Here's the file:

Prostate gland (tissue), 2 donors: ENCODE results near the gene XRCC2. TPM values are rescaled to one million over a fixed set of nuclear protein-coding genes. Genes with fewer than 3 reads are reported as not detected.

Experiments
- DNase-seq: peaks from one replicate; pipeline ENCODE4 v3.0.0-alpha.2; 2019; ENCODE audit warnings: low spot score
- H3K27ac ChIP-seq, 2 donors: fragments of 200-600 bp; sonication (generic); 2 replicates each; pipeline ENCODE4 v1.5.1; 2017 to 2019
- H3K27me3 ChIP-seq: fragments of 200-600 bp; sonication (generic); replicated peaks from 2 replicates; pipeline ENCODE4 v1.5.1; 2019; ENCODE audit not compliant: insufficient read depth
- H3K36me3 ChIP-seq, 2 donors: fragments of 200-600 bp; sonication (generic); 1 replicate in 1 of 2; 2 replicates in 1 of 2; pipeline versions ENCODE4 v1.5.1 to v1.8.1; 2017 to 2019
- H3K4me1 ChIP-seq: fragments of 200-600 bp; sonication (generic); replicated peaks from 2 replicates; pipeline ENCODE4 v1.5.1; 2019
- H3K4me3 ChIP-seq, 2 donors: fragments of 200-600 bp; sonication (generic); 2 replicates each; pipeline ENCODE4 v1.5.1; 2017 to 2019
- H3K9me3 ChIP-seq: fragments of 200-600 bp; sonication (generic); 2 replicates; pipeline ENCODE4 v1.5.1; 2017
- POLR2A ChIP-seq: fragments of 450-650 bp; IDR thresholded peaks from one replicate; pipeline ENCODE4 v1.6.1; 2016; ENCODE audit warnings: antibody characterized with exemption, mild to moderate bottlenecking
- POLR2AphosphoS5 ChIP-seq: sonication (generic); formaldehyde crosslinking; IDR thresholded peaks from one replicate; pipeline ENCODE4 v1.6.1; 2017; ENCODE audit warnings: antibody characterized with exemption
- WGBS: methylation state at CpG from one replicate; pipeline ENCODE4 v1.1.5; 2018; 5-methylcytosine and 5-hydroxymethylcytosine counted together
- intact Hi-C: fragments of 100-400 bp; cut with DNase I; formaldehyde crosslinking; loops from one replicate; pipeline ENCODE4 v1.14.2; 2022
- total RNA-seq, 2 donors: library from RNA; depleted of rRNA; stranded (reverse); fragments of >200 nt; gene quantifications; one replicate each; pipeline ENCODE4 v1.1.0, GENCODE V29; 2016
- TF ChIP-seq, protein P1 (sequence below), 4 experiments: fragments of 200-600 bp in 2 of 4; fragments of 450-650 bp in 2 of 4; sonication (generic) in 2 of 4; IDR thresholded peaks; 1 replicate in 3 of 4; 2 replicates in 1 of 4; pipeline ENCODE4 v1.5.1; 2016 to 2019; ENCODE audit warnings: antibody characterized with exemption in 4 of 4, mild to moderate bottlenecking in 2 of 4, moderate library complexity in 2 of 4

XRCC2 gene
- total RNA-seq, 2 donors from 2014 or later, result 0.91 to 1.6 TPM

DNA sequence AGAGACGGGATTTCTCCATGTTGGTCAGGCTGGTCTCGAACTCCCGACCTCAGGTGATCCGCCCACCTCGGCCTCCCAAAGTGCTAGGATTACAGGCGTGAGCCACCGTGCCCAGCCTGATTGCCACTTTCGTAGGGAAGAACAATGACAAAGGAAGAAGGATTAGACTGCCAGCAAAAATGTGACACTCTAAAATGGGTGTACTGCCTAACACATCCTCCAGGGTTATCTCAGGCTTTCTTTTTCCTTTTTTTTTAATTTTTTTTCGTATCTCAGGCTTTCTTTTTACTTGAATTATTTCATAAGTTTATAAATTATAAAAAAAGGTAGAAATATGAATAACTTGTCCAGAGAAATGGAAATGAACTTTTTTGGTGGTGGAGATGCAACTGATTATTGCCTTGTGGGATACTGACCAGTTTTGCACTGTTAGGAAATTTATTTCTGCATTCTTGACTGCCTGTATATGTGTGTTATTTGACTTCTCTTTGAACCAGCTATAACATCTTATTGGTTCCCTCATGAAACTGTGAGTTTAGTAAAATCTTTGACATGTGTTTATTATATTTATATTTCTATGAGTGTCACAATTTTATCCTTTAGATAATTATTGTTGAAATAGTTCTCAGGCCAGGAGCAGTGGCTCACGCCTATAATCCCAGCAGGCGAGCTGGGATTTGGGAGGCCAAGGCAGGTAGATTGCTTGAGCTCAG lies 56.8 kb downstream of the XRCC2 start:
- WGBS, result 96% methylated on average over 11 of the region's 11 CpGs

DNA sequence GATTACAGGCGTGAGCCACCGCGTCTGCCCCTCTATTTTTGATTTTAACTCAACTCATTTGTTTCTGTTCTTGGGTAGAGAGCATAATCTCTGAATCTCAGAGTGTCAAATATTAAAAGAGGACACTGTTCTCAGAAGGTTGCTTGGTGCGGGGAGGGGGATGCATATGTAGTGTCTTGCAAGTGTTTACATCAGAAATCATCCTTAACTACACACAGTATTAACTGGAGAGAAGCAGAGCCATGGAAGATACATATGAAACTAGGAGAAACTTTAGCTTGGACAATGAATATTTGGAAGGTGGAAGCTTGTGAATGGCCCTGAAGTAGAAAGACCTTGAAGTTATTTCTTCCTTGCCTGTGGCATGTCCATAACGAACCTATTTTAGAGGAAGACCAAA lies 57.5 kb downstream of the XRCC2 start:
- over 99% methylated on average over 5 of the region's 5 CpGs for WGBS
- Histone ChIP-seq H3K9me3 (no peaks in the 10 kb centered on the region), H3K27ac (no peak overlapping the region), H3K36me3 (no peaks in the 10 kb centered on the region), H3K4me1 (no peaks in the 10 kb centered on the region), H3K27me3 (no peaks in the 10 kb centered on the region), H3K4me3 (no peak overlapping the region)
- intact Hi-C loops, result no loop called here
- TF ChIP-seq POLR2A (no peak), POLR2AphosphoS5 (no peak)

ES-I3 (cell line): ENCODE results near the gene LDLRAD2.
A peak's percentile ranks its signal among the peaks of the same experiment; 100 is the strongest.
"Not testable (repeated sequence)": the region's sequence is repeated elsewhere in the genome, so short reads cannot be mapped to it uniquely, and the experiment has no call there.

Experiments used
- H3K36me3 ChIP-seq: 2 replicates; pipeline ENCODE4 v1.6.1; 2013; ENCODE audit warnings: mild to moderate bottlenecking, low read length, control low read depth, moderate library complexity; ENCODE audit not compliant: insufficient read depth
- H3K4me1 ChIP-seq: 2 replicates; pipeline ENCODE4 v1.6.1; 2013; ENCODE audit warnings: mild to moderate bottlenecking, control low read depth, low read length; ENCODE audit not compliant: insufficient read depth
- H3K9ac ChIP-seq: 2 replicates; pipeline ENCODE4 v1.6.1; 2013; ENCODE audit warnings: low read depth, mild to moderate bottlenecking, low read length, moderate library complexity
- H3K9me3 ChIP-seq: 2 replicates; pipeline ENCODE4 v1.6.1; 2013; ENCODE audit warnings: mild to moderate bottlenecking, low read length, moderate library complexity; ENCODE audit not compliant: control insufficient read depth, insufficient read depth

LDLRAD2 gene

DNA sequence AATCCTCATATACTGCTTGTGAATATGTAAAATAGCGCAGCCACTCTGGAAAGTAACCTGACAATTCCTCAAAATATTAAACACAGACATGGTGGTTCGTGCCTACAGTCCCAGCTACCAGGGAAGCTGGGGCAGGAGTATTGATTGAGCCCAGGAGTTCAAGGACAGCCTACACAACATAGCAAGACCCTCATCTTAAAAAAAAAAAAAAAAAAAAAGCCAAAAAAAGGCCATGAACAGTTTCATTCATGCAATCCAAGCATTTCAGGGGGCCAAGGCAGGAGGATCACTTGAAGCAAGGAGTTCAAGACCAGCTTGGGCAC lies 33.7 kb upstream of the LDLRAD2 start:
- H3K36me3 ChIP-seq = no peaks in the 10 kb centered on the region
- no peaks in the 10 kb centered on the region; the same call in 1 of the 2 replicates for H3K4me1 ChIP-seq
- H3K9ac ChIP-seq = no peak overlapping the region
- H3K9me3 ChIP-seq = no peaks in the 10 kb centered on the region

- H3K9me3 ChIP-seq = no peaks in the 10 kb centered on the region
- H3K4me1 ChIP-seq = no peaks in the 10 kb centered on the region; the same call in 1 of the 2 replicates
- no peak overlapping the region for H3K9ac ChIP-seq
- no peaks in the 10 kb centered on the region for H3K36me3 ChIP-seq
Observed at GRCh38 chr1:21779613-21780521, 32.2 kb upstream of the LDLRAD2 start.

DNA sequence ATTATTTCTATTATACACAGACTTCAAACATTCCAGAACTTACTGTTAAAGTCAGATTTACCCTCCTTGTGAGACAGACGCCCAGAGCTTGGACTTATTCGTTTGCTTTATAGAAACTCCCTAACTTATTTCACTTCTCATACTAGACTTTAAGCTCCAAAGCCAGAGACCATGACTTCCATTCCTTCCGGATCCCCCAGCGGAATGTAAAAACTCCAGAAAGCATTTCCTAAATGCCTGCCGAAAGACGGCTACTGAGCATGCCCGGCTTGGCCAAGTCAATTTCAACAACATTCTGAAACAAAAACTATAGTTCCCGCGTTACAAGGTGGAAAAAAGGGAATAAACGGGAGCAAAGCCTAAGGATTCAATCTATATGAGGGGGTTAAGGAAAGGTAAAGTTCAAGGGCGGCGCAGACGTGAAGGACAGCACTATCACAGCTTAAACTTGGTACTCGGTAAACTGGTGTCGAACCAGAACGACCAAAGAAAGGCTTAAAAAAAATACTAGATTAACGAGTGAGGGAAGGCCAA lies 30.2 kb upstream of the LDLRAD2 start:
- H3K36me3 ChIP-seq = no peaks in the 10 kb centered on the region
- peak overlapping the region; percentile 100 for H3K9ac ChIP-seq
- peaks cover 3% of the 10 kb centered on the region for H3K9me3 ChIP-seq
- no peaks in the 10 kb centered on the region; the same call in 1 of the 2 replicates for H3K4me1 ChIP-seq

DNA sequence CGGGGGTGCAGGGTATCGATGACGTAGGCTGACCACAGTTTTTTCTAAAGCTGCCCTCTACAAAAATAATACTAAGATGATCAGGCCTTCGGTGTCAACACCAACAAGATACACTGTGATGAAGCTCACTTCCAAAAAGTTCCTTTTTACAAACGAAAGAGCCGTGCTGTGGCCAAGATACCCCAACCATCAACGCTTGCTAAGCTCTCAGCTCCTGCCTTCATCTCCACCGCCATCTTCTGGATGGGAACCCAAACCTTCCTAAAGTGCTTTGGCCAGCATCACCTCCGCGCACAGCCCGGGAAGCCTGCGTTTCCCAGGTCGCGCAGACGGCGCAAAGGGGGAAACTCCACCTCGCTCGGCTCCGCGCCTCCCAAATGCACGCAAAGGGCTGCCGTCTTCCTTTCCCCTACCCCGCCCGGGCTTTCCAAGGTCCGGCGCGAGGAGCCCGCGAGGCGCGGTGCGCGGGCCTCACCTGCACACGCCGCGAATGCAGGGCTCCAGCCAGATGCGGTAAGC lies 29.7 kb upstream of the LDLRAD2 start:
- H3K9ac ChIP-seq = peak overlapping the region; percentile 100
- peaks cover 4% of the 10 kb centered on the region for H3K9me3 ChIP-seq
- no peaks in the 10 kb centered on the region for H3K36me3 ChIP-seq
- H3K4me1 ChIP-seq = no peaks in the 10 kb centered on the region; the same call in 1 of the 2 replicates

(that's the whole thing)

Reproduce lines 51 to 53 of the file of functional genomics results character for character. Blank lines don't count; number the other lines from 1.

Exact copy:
- peaks cover 4% of the 10 kb centered on the region for H3K9me3 ChIP-seq
- no peaks in the 10 kb centered on the region for H3K36me3 ChIP-seq
- H3K4me1 ChIP-seq = no peaks in the 10 kb centered on the region; the same call in 1 of the 2 replicates